Ghost Town of Rhyolite, Nevada - Summary Page

 {Click on an image to enlarge, then use the back button to return to this page}
This page last updated on 05/31/2017
Town of Rhyolite
(Fig. 01)
MAP - Bullfrog Mining District
(Fig. 02)
Directions: From Las Vegas, follow US-95 North for approximately 115 miles to the mining town of Beatty, Nevada (Fig. 02). In the center of town, turn left (west) onto SR-374 towards Death Valley. Drive approximately 4 miles and turn right to the ghost town of Rhyolite. The ruins of this famous ghost town are just up the hill past the Goldwell Open Air Museum.
History of Rhyolite: Rhyolite is just another of several short lived boom-towns from the late Gold Rush era. It proudly sits just outside the eastern edge of Death Valley, approximately 120 miles northwest of Las Vegas. This legendary ghost town lies in the Bullfrog Hills of southwestern Nevada near the small Amargosa desert town of Beatty in Nye County (Fig. 02). The transformation of this area, eventually known as the Bullfrog Mining District, was due to the discovery of gold by two prospectors named Ed L. Cross and "Shorty" Harris. Having no luck mining around the Funeral Mountain Range to the south near Death Valley, they stopped at Buck's Springs and camped on their way to Goldfield in August of 1904. While prospecting around the area they stumbled upon the Original Bullfrog mine, which showed high values in free gold. According to historic accounts, the rock (mineral) was green and spotted with chunks of yellow metal, looking similar to the back of a frog – thus the name bullfrog. A stampede followed and soon the hills surrounding the new find were filled with eager prospectors.   Gold discoveries at the Ladd and Benson, the Denver, the National Bank and several others followed in rapid succession, but it wasn't until November 1904 when the excitement reached its zenith with the discovery of a nice ore chute on the Montgomery-Shoshone mine. The site of Rhyolite, sprawled along a sloping alluvial plain between Bonanza and Ladd mountains, attracted more boomers, and by the spring of 1905 the streets of Rhyolite were lined with canvas-sided tents and wooden shanties, along with 1500 people. Click here for more info on the Bullfrog Mining District ... The Bullfrog Mining District.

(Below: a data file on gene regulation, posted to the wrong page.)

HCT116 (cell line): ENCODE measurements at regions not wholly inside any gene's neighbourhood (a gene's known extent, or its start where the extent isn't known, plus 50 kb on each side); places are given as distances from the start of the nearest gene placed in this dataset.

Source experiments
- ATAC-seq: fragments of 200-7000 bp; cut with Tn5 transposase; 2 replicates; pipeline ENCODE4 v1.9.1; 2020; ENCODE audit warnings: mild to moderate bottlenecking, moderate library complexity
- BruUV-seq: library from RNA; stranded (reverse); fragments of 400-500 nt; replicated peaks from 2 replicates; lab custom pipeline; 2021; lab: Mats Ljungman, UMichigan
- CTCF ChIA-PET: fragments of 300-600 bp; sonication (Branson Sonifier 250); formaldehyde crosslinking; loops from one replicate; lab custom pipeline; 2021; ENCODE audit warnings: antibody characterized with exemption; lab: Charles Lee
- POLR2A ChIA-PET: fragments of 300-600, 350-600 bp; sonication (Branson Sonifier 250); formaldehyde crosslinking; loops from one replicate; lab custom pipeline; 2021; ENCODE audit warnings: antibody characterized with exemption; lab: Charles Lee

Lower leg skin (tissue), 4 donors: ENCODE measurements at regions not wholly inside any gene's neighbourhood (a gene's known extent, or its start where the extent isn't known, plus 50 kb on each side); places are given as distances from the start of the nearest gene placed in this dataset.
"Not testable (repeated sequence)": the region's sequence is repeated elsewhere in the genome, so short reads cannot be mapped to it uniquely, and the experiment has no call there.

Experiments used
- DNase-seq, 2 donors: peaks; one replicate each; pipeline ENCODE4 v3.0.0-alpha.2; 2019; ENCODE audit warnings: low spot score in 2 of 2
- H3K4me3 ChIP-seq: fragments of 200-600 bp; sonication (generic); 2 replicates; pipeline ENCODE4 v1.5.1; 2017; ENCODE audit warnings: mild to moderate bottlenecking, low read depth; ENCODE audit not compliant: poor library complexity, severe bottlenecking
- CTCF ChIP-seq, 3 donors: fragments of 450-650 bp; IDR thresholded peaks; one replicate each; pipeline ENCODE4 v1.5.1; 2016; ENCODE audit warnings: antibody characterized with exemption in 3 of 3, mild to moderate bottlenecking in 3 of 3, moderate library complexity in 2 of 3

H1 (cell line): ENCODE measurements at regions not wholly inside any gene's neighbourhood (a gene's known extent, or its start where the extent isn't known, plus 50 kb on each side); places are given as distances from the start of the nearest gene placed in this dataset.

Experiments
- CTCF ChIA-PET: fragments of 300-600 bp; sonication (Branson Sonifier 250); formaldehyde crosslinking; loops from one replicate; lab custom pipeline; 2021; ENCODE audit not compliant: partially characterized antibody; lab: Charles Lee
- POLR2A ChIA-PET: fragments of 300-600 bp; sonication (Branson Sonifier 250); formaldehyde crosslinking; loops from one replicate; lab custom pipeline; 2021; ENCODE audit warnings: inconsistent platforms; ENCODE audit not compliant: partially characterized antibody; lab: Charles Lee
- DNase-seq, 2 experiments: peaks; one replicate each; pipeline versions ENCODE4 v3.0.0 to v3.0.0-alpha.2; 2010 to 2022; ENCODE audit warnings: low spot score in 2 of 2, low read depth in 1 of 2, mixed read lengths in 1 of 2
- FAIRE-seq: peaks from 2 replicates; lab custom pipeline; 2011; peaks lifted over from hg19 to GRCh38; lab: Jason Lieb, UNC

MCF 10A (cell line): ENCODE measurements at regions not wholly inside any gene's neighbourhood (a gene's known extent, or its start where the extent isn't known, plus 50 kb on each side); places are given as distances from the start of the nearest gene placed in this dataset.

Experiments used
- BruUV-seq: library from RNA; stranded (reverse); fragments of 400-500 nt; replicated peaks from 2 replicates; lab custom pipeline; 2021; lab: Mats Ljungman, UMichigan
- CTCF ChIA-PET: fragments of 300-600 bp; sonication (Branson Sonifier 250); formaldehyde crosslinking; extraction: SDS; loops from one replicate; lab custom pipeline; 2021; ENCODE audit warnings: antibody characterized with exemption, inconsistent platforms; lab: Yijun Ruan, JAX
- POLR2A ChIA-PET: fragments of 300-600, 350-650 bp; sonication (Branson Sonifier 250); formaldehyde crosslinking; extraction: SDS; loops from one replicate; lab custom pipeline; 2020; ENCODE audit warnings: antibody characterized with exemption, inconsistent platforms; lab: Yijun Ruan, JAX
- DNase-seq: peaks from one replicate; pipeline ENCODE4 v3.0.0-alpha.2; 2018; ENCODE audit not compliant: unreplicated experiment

The town of Rhyolite was founded and platted during February 1905 on $300 borrowed by Frank Busch. About a mile to the north of the Shoshone-Montgomery mine, Rhyolite captured the wandering population and eventually became the central city of this desert area. Dug-outs, tents and adobe houses were the first dwellings of the new civilization. Soon, "grubstakers" came to the front, advancing supplies and funds to mining prospectors, as well as additional capital to develop the district. By the end of 1905 Rhyolite had 50 saloons, 35 gambling tables, a red light district complete with cribs for prostitution, boarding houses, 16 restaurants, 19 lodging houses, a public bath house, weekly newspaper, and six barbers. Progress was rapid, and through 1906 tents and shanties had been replaced by solid wood-frame structures and beautiful but expensive cut rock and concrete buildings, some as tall as three stories. The rhyolite and granite rock was cut, dressed and transported from local quarries.

Industrialist Charles M. Schwab bought the Montgomery Shoshone Mine in 1906 and invested heavily in infrastructure, including piped water, electric lines and railroad transportation. As evidenced by the photo in (Fig. 01), Rhyolite had electric lights, water mains, sidewalks, telephones, a hospital, a two-story school, an opera house, police and fire departments, a train station servicing two railroads (the Las Vegas & Tonopah, and the Tonopah and Tidewater). Two daily newspapers, a magazine (only one issue), two churches, auto stages, a stock exchange, doctors, dentists, real estate offices, law offices, banks, eight grocery stores, 50 saloons, restaurants, 19 hotels and boarding houses, a flourishing red-light district, opera house, a baseball team and a 14’ x 40’ public swimming pool that gave the community something few mining camps had. There were many other businesses, all befitting a growing city. Published estimates of the town's peak population between 1907 to 1908 vary widely, but generally place it in a range between 3,500 and 5,000.